In 2020, California courts processed 20 percent more adoptions thanks to a mix of remote proceedings, stipulated orders, and in-person hearings.
The data was included in a report presented at the Judicial Council’s meeting on Nov. 19. Following the presentation, the council proclaimed November “Court Adoption and Permanency Month,” as it has every year since 1999.
“Children are the most vulnerable yet resilient among us,” said Los Angeles Judge Amy Pellman, co-chair of the council’s Family and Juvenile Law Advisory Committee. Judge Pellman was instrumental in creating National Adoption Day.
Numbers of Adoptions Increased
Data from the California Child Welfare Indicators Project shows 6,512 children were adopted from July 2020 to June 2021, compared to 5,400 children the year prior (July 2019–June 2020).
Several factors attribute to the rise, including emergency rules approved by the Judicial Council enabling courts to hold remote proceedings in family law and other court proceedings.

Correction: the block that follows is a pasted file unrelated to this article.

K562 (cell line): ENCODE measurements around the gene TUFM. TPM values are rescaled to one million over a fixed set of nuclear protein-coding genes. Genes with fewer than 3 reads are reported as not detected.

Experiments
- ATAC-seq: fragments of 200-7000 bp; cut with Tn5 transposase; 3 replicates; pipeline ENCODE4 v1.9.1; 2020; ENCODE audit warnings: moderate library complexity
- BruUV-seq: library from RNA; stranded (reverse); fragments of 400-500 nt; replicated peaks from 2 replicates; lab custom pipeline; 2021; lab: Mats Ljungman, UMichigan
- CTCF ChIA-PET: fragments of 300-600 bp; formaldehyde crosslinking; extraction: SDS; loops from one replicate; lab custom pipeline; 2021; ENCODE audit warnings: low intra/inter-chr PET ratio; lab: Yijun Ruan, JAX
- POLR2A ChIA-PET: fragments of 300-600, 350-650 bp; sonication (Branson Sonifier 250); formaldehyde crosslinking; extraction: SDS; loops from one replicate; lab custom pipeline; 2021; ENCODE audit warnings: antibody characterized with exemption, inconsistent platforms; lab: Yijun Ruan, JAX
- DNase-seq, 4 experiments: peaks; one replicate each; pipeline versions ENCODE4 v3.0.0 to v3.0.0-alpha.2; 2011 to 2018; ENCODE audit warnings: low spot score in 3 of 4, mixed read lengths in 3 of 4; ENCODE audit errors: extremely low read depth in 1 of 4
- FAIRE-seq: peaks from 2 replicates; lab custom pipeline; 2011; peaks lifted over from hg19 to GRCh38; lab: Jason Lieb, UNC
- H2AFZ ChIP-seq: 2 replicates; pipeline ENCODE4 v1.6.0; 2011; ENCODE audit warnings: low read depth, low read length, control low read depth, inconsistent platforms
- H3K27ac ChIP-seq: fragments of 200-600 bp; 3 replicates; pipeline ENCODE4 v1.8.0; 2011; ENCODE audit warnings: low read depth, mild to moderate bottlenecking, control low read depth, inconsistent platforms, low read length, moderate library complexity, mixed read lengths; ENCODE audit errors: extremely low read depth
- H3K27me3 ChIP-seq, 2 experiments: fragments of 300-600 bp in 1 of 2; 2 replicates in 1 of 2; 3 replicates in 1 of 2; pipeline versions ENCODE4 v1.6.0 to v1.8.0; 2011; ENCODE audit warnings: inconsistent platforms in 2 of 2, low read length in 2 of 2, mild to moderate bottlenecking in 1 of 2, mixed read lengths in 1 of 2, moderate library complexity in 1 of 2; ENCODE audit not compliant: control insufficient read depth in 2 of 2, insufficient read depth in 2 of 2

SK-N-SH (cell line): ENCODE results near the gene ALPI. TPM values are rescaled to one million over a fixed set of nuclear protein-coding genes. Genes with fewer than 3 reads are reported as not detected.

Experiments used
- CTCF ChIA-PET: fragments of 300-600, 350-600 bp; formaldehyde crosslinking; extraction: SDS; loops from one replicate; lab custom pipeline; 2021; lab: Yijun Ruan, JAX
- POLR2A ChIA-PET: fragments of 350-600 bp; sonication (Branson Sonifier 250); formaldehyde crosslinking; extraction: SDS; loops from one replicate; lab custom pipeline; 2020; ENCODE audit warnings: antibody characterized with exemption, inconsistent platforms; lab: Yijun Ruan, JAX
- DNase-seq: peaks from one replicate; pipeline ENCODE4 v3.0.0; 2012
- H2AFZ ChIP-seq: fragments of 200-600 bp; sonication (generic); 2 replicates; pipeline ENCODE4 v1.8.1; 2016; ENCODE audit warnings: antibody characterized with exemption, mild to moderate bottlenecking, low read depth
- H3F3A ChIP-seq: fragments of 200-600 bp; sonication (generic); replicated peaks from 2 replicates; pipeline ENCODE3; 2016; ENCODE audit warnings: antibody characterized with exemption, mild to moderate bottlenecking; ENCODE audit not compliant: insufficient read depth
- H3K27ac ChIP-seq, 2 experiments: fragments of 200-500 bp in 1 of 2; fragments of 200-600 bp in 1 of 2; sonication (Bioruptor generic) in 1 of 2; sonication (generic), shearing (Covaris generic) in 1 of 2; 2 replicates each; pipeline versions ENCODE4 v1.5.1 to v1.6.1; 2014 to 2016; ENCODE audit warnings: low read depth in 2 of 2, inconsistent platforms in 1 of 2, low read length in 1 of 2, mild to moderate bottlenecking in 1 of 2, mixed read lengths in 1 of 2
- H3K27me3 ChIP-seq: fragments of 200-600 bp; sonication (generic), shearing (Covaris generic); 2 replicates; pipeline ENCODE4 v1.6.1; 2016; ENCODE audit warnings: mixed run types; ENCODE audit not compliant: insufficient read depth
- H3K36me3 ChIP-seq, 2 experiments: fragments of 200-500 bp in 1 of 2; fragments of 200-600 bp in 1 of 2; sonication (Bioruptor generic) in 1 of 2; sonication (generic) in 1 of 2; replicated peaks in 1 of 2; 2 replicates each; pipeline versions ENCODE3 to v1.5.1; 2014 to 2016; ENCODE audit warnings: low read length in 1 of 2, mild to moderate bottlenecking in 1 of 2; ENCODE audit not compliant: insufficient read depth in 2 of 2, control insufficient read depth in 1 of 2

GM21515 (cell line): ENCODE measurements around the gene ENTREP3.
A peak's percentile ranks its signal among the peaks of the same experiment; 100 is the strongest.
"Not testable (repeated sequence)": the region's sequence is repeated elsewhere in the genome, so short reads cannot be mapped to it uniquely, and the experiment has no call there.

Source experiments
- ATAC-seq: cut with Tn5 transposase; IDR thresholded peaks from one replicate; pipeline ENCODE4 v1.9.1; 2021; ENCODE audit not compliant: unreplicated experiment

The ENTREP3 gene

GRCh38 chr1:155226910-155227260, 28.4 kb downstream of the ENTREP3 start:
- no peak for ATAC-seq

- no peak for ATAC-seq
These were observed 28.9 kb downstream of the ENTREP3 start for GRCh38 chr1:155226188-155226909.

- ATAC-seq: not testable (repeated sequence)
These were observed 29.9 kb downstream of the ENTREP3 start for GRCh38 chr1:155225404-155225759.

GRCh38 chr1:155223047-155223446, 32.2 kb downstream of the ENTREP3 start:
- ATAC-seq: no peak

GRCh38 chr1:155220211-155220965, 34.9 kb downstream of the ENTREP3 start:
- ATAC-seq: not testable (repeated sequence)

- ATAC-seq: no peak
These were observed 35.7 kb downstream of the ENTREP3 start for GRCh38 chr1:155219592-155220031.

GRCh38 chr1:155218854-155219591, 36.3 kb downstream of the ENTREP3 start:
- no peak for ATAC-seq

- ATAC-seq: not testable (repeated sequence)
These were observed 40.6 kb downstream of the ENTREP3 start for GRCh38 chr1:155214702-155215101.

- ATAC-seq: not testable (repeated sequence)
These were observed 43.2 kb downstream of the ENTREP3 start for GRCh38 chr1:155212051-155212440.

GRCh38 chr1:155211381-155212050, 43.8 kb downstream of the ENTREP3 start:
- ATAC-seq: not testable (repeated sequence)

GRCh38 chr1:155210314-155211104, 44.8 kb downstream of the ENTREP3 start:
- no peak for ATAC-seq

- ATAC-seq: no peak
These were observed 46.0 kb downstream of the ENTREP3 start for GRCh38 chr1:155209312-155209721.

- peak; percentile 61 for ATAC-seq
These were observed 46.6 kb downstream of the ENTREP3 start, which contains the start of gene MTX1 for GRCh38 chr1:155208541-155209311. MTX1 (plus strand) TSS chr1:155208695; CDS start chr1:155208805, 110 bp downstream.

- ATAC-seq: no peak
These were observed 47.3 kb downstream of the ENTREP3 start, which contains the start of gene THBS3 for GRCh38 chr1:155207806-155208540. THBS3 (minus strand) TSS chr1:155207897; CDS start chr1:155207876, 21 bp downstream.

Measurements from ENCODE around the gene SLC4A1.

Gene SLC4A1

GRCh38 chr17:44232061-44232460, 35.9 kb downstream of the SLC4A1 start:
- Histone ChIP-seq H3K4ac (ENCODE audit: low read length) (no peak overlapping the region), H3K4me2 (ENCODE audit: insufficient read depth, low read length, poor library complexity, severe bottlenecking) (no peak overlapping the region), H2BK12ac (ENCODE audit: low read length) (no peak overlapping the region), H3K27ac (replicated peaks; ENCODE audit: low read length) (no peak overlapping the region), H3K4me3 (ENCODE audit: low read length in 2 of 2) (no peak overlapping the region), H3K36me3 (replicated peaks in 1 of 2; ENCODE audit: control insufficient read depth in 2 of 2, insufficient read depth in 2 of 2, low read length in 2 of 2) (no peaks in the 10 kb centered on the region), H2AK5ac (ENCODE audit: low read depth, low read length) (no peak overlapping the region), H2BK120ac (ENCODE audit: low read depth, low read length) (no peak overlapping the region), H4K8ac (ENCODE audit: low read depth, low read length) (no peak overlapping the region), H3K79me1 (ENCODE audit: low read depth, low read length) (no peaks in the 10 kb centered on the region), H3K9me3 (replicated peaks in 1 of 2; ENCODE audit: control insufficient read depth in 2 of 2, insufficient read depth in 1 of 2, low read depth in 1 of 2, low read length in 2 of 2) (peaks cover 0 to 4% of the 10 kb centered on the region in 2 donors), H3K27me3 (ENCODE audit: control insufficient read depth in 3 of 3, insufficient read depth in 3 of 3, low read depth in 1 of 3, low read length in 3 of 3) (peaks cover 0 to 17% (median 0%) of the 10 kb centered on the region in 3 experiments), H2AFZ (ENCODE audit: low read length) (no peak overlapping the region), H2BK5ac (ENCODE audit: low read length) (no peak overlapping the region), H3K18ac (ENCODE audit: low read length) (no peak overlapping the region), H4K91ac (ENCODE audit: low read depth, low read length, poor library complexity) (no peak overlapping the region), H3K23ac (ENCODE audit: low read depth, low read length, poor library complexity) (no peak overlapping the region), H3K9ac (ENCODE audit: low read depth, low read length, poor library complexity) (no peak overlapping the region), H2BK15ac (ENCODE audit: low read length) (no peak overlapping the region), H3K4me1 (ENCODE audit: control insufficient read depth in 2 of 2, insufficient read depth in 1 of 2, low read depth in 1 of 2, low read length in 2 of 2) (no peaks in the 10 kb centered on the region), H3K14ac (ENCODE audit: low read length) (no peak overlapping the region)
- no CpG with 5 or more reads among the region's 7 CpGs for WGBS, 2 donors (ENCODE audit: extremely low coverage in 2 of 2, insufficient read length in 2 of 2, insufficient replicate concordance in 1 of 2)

More Children Need Permanent Homes
Each year in California, nearly 500,000 reports are made of child abuse and neglect, leading to about 20,000 youth going into the foster care system for the first time. Currently, more than 60,000 children in the state are living apart from their families in child welfare-supervised, out-of-home care. Forty percent of these children have been in foster care for more than two years.
Of the approximate 23,000 children who were able to leave foster care in the fiscal year ending June 30, 2020:
- More than 50% (11,500) were reunited with their families,
- almost 23% (5,400) were adopted,
- and 11% (2,500+) achieved permanence through legal guardianships (slightly more than half were with relatives).
Improving the Lives of Foster Children
For children who remain in foster care, a collaboration of the Judicial Council, California Department of Social Services, and other state organizations provides training to help family members or significant others maintain a permanent and responsible role in a youth’s life. Experience shows that without permanent connections, youth aging out of foster care face even more overwhelming odds against a successful adulthood.